Mi­nors go­ing on­line to buy smokes

China Daily (Hong Kong) - - NATION - By XIN­HUA in Shenyang

On­line shop­ping is emerg­ing as a new chal­lenge to to­bacco con­trol, as more young peo­ple are us­ing the In­ter­net to cir­cum­vent age re­stric­tions and pur­chase cig­a­rettes.

Z h ang Yu n l ong , a 16- year- old from Shenyang, Liaon­ing prov­ince, ad­mit­ted he is a chain smoker.

“I’ve been smok­ing for more than two years and have been buy­ing cig­a­rettes on­line for one year,” he said.

Zhang said it takes him only a few min­utes to com­plete his on­line pur­chases.

“Own­ers of on­line stores don’t care if you are an adult or ado­les­cent. You only need to pay the money and they will de­liver the cig­a­rettes to you,” Zhang said.

Ac­cord­ing to the Chi­nese As­so­ci­a­tion for To­bacco Con­trol, more than 20,000 ven­dors are sell­ing cig­a­rettes on Taobao.com, China’s largest on­line shop­ping site.

Chi­nese law stip­u­lates that those who pro­duce or sell cig­a­rettes need spe­cial li­censes to do so. Most on­line stores skirt this reg­u­la­tion by claim­ing to be sell­ing cig­a­rette pack­ag­ing.

“No one would be­lieve that a cig­a­rette pack­age would cost more than 100 yuan ($ 16). Stores sell­ing pack­ag­ing are ac­tu­ally sell­ing cig­a­rettes,” said an on­line ven­dor sur­named Lin.

A sur­vey car­ried out by the as­so­ci­a­tion at 30 schools in Bei­jing and He­nan prov­ince showed that four out of 10 mid­dleschool stu­dents have pur­chased cig­a­rettes.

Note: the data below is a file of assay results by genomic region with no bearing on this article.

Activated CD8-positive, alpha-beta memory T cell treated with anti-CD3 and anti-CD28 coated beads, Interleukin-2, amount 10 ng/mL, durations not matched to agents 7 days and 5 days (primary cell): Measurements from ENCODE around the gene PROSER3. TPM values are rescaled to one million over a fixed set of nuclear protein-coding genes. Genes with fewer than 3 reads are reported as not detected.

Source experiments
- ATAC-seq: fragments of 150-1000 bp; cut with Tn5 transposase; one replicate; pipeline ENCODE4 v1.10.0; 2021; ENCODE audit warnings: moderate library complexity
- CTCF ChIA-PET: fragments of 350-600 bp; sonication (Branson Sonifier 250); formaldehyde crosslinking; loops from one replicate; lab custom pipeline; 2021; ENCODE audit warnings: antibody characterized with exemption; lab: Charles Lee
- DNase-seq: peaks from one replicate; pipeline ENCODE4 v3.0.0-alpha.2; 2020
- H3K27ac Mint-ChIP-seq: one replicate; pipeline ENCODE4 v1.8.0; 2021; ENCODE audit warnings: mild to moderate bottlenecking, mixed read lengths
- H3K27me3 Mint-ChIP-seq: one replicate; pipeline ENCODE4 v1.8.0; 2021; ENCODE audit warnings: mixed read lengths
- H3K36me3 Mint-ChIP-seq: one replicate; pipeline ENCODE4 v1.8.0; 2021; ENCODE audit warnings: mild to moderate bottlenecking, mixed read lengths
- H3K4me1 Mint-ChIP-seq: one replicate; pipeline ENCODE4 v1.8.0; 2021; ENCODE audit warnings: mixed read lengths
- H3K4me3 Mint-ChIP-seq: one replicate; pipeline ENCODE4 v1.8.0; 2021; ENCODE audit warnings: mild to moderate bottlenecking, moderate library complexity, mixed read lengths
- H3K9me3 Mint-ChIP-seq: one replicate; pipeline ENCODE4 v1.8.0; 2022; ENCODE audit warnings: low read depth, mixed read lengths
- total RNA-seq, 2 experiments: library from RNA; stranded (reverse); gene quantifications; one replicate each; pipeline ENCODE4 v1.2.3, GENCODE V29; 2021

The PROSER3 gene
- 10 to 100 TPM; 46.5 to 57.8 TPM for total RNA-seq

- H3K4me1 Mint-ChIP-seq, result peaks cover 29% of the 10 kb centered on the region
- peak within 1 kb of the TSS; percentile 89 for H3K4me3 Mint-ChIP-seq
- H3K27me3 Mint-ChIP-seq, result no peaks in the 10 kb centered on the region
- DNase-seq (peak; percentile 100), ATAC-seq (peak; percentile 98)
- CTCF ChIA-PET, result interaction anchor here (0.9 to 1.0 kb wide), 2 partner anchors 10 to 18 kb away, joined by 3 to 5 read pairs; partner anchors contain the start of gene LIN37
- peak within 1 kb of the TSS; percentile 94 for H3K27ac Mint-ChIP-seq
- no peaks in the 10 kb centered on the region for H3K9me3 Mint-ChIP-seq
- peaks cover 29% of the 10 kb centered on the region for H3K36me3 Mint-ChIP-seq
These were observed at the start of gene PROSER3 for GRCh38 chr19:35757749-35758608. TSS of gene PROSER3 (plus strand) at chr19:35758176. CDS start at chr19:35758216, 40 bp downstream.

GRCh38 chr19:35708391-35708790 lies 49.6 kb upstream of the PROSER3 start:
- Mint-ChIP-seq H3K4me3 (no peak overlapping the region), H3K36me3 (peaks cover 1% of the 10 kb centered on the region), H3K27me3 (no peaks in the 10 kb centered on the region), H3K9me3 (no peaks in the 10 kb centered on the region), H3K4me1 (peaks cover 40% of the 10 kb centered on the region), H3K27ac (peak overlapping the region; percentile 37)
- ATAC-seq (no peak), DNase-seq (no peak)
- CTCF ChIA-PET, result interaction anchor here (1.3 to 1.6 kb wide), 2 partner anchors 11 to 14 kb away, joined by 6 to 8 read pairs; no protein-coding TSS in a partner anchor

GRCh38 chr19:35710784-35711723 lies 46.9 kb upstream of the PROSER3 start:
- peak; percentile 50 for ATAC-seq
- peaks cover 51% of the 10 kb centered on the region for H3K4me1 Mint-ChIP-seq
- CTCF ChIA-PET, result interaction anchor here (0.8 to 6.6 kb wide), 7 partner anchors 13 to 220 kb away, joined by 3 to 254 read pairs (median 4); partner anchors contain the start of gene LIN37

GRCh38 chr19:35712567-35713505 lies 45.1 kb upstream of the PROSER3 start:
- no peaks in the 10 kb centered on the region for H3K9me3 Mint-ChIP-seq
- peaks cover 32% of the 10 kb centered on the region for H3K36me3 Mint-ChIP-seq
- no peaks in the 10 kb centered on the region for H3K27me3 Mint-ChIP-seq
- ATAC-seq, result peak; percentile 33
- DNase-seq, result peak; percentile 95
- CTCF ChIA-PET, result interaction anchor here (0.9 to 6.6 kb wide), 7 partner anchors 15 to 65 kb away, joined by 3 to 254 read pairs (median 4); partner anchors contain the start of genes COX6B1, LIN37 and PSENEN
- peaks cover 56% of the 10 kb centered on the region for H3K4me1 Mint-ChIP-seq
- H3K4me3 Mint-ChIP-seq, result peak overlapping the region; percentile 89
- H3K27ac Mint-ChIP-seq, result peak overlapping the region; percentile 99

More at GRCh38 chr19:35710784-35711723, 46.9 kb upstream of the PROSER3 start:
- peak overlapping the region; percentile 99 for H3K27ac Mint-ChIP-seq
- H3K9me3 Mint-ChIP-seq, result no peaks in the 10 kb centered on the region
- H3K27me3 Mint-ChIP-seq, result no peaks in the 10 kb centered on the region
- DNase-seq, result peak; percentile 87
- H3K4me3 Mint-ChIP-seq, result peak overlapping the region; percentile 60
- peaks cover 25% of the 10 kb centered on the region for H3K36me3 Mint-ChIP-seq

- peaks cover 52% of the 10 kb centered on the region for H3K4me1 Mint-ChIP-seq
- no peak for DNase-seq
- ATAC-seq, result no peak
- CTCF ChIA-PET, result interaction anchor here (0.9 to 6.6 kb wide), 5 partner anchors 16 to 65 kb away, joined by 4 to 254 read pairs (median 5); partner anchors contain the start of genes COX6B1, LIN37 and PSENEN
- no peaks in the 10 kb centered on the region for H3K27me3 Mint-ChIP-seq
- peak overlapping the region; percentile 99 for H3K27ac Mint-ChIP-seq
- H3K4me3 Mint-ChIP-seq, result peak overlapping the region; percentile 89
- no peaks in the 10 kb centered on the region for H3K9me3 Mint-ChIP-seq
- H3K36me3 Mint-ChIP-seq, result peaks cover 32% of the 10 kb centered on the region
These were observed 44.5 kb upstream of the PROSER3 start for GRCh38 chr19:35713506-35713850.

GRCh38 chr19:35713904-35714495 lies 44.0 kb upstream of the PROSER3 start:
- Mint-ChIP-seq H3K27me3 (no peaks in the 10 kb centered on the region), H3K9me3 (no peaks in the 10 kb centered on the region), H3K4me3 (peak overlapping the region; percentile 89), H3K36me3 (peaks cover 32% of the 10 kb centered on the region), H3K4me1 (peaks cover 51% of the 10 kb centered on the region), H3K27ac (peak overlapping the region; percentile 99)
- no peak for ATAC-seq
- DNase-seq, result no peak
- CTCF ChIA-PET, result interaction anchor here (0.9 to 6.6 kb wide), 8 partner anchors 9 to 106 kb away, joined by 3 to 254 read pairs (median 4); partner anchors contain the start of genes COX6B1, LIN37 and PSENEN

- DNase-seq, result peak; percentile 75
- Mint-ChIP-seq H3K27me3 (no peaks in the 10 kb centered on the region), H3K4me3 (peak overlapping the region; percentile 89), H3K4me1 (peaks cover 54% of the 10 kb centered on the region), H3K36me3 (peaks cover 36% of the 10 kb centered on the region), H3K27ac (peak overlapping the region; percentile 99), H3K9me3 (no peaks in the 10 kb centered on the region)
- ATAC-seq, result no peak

More teenagers are buy­ing cig­a­rettes on­line not only to avoid ques­tion­ing from their par­ents, but also be­cause of their low prices. A car­ton of Chungh­wabrand cig­a­rettes costs 980 yuan in most con­ven­tional stores, but can be pur­chased on­line for just 150 yuan.

Some of the low-priced cig­a­rettes be­ing sold on­line are re­cy­cled gifts or ex­pired, while oth­ers are coun­ter­feit, Lin said.

Zhang Li, di­rec­tor of the pul­monary health depart­ment of a hos­pi­tal in Shenyang, said teenagers’ bod­ies are not fully de­vel­oped, mean­ing smok­ing can do more harm to their bod­ies.

Au­thor­i­ties have largely been un­suc­cess­ful in con­trol­ling to­bacco in China.

With China’s on­line pop­u­la­tion con­tin­u­ing to grow, it is likely that on­line to­bacco sales will also in­crease in the fu­ture.

“On­line cig­a­rette sales are part of il­le­gal to­bacco trad­ing and may cause tax rev­enues from le­gal cig­a­rette sales to de­crease. The national to­bacco bureau should crack down on un­li­censed on­line sales,” said Yi Tianx­i­ang, a lawyer from Tian­jin.

“Re­frain­ing from sell­ing cig­a­rettes to young peo­ple is not just a slo­gan,” said Yang Gonghuan, for­mer deputy di­rec­tor of the Chi­nese Cen­ter for Dis­ease Con­trol and Preven­tion, adding that progress has yet to be made since a to­bacco con­trol plan was is­sued by au­thor­i­ties at the end of 2012.

To­bacco ad­ver­tis­ing and spon­sor­ships should also be banned from the In­ter­net, Yang said.

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